No ink. No pencils. Just shadows and light on folded white paper. German artist Simon Schubert creates gorgeous images of architectural masterpieces by folding plain, white cellulose paper. In the incredible animation below, you can follow a “ghost” through one of his fictional paper mansions. The video was created using 100 sheets of Schubert’s fine paper works. To show the intricacy of each frame, we have used images of some of his other works not found in the video. As a paper sculptor, Schubert is a master of shadow and light; the depth of each fold measures just millimeters, yet each one creates just enough shade to give them the illusion of palatial quarters. [Read more...]
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In the far lands of Norway roam reindeer. The last of their wild kind in a natural environment, these arctic deer live in dovrefjell-sunndalsfjella national park. Since Santa Claus doesn’t always welcome visitors to the North Pole to see his reindeer (they need their rest and solitude for their big day you know), the Norwegians decided to create a stunningly designed abode for passing humans where they can observe the undomesticated creatures as they romp to the rhythm of nature. [Read more...]
Looking something like wireframe models built out of paper, artist Jill Sylvia creates her insanely detailed architectural models out of a very unique material: hand-cut ledger paper. Using the often book-bound sheets of lined paper, she cuts minuscule holes between each of the sheets colored lines, giving the paper a perforated surface that becomes partially see-through. Once assembled, her models of classic U.S. architecture like the White House, Jefferson Memorial and U.S. Capitol Building, reveal their hidden inner details – like magnificent columns and domed ceilings. [Read more...]
What you’re looking at here is one of possibly the heaviest typefaces we can imagine: a gorgeous modular alphabet made completely out of concrete. David McGillivray cleverly designed the series using only 7 unique shapes which he cast into a set of 14 blocks of concrete. He then arranged the pieces into each different, and highly stylized glyph. [Read more...]
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The University of California San Diego recently got an astounding and mind bending addition… a small cottage perched precariously on the edge of Jacobs Hall many stories in the air (fittingly on Engineering Building 1). The custom-built installation was the brain child of artist Do Ho Suh, who said after conceptualizing the highly complex project that he “never thought it would be realized.” Happily he was mistaken: the building is now a reality, jutting out 100 feet in the air from the corner of its cement host buildings rooftop at a disconcertingly canted angle. [Read more...]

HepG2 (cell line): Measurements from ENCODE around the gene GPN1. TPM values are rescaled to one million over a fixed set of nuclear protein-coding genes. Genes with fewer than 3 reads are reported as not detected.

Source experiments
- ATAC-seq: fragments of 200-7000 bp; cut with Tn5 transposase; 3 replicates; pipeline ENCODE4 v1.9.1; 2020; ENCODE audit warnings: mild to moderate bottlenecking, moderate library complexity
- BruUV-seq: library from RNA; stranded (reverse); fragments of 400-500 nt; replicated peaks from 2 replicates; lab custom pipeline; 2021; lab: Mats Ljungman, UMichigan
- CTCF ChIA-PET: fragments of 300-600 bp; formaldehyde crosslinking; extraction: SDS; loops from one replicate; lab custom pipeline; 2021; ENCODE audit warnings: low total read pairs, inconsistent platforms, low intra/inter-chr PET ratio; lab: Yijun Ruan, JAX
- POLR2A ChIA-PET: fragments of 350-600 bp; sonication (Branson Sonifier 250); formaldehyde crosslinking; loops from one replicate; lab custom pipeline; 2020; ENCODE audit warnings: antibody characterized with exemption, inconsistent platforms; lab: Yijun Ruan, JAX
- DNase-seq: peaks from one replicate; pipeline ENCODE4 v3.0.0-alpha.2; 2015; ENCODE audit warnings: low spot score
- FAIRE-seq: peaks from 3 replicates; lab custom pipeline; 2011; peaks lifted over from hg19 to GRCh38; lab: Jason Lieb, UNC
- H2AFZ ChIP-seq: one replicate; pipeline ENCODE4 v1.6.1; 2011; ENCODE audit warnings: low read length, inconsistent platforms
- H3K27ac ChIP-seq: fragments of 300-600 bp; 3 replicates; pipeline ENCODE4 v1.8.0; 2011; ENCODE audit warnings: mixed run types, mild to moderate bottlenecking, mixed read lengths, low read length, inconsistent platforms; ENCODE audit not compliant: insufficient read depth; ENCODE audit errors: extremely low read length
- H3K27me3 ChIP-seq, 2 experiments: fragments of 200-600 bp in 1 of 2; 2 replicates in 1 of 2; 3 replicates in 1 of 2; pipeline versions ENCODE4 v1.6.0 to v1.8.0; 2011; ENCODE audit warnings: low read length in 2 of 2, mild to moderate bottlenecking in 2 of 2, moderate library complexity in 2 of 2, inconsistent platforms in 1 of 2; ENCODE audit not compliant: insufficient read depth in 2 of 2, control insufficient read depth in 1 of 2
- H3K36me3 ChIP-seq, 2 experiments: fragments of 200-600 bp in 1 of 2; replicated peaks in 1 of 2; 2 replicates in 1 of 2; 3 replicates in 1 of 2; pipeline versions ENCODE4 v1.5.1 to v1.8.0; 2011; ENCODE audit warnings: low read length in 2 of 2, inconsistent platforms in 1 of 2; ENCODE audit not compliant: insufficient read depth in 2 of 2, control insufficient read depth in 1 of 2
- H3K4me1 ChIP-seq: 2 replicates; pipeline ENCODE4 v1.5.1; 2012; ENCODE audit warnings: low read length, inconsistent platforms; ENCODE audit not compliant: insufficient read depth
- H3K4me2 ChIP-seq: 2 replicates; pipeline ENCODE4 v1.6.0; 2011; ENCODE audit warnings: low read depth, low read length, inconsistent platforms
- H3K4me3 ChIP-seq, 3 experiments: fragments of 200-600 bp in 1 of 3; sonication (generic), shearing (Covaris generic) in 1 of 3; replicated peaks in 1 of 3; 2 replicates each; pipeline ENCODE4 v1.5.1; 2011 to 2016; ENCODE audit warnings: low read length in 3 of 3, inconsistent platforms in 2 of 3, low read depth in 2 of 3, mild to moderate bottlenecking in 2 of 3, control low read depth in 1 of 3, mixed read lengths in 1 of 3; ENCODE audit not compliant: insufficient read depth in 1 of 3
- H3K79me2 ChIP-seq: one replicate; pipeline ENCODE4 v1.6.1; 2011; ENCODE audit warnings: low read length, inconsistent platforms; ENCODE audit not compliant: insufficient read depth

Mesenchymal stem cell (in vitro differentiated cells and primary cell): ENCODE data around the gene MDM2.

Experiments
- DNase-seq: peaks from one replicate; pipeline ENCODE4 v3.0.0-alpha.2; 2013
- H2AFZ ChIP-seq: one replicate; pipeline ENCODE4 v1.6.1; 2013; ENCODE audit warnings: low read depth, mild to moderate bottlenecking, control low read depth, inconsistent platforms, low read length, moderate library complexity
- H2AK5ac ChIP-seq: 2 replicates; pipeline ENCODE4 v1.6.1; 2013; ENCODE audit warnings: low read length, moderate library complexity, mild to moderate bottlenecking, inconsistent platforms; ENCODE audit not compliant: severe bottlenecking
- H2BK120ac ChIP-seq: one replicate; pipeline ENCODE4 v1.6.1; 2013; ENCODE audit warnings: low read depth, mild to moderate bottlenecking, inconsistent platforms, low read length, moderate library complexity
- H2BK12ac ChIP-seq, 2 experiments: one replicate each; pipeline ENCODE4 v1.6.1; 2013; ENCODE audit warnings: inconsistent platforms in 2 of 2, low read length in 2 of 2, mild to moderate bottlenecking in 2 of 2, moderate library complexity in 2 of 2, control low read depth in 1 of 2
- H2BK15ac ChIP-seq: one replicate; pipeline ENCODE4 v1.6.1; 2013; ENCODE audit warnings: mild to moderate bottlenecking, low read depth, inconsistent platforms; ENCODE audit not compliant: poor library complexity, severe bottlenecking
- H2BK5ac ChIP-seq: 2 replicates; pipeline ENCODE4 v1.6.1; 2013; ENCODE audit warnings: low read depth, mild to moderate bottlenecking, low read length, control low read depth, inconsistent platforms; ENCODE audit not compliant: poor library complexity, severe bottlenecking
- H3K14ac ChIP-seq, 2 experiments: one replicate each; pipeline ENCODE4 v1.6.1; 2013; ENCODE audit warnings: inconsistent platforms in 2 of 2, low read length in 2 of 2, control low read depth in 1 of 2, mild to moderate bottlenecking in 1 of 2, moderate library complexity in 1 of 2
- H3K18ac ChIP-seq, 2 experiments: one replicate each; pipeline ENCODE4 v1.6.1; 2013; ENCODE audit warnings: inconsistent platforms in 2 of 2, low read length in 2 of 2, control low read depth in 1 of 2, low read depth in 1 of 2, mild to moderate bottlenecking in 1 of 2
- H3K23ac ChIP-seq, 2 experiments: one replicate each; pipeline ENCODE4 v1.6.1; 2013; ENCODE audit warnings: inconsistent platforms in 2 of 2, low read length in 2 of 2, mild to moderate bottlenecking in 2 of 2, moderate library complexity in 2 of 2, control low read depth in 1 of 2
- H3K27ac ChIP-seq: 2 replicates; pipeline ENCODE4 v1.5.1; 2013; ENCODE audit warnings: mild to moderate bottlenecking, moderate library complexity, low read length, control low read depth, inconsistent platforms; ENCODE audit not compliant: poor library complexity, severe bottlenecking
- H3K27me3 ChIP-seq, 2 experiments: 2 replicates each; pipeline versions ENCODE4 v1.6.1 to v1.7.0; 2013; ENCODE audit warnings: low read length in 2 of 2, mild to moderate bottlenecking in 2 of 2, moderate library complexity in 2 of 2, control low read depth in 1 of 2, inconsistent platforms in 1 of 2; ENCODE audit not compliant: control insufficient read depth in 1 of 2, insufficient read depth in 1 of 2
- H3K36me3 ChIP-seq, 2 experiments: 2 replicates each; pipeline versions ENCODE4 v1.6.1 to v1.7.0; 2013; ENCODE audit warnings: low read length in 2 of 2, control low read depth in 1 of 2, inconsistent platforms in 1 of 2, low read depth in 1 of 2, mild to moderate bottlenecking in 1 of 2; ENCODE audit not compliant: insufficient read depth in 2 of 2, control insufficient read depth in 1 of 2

This intricate pattern-work on the exterior of this archway for Clerkenwell Design Week is, at first glance, mesmerizing and impressive as a piece of art, but might not initially strike you as groundbreaking. Take a little closer look though, and you will understand the innovation behind the facade. The real beauty of this archway, the ingenious idea of Giles Miller Studio, is that it employs natural light to help make its geometric face come alive. Each of the hexagonal wood “pixels” was laser cut and angled in a such a way that the light reflects off each identical piece differently, resulting in a pattern of seemingly multi-colored pieces. [Read more...]
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Inspired by Japanese traditional craftsmanship, Mikas Emil, who lived in Japan for a year, works with his paintings in a more dimensional way, but using modern techniques of today. The 29 year old Architect received his Masters in Architecture from the Royal Danish Academy of Fine Art, School of Architecture last summer. For the project featured below, he started with a 2 dimensional drawing of a face, three-dimensionally modeled it in Rhino, then milled the 3D drawing using a CNC milling machine in plywood. [Read more...]